Jan. 29-30 would probably constitute the “top to go down out of”, and in the meantime a rather choppy and indecisive month is in store. This is appropriate, with a new Fed chair. Bernanke killed the real estate

bubble in 2005. Greenspan killed the stock market rally when he took office in 1987.

T-Bonds should be the surprise winner, with an important bottom due the first week of February. But until then, more lower lows lie ahead for bonds. Gold is in the second half upward phase of the 13-1/2 month cycle, and needs to get up above $1420/oz to keep from having to

fall to a lower low (below $1190) at the next major cycle low due in July.


Divergences Persist

As we contemplate the potential arrival of a 1929 style market top this month (see page 5), it is important to look for confirming signs of that sort of trouble. We still do not believe that the potential damage to stock prices or the economy this time could be anywhere close to what unfolded in 1929-32, and that’s not the point. The real point is to get an insight about the direction in which prices are headed. If we get that right, then magnitude can take care of itself.

We continue to view it as a troubling prospect that the Dow Jones Utility Average is not making higher highs along with its big brother the DJIA. Both have been in a general uptrend since the 2009 bear market low, but along the way they have not always been in agreement about making higher or lower price highs.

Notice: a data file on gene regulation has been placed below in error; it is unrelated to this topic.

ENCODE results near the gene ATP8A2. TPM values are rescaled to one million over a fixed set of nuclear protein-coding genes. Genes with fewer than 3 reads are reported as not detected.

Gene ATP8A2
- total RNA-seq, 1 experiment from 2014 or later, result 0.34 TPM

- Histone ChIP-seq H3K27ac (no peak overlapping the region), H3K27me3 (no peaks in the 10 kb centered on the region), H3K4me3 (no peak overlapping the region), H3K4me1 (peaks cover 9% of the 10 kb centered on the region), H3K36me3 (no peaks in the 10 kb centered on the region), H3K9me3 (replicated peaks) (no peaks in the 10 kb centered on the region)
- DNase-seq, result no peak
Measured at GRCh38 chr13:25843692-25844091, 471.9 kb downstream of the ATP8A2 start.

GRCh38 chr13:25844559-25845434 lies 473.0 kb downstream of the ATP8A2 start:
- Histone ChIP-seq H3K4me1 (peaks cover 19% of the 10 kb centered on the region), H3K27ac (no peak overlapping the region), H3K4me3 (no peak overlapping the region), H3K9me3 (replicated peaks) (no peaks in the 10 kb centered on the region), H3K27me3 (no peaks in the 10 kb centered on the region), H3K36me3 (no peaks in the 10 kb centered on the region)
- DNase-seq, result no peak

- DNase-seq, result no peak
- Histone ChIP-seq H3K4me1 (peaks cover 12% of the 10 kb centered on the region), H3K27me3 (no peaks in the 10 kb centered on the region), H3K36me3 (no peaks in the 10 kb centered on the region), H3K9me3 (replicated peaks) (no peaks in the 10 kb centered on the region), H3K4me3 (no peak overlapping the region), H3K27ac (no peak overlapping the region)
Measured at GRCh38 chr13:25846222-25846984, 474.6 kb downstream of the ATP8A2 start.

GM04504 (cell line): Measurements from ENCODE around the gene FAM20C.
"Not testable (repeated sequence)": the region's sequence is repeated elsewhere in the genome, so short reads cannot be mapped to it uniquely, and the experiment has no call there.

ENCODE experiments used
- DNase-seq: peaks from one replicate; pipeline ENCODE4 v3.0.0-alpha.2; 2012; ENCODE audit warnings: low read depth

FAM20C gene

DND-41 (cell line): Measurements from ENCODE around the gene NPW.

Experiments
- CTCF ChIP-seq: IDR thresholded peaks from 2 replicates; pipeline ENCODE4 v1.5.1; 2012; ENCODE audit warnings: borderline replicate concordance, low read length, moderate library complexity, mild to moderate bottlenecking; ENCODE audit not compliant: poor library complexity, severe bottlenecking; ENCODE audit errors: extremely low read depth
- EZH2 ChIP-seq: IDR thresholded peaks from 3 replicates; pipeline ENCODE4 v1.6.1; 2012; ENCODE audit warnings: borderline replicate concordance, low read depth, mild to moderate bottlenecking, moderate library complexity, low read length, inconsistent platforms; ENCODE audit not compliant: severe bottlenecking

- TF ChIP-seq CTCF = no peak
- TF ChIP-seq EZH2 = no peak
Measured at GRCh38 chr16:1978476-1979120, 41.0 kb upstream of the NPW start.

The reason why that is important is that it is our observation (and others’) that when the two disagree, it is usually the DJU that ends up being right about where both are headed. Just before the Flash Crash in May 2010, the DJU was making a lower high, and sure enough some trouble ensued. But immediately after the Flash Crash, the DJU started acting stronger and led the way upward. Other similar disagreements since then have also worked out the way that the DJU said, at least up until recently. The DJU reached its peak back on Apr. 30, 2013, and is not confirming the DJIA’s higher highs since then. The DJU is very close now to breaking its rising bottoms line, a bearish sign for that sector and thus for the overall market as well.


A similar disagreement exists in the chart below, comparing the 3 major

European markets. The DAX is zooming upward along with the DJIA, but

neither the FTSE nor the CAC is confirming (yet). Similar instances of nonconfirmation occurred at major tops in 2007 and 2011. The message is that even though the Fed has not yet turned off the money hose, there are still liquidity problems brewing out there.


On page 2 is yet another divergence that has us troubled. We like to

watch the Mainstay High Yield Corp Bond Fund (MHCAX) as a proxy for the whole high yield bond market, based on its long history and generally good chart behavior. MHCAX peaked back in early May 2013 and has not confirmed the SP500’s higher highs for the rest of the year. Nor has it gone along with the latest surge upward at the end of 2013.


The message is that while the big cap stock market indices might still be acting fine, the less deserving and more liquidity-sensitive indices and segments of the market are not in agreement. They are saying that there are liquidity problems out there, and perhaps the Fed’s continuation of QE is masking those problems to keep them from becoming more evident.

Bottom Line: We don’t yet have confirmation that the market is going to continue to follow the 1929 scenario. But there are lots of signs of trouble that say all is not actually well in the liquidosphere.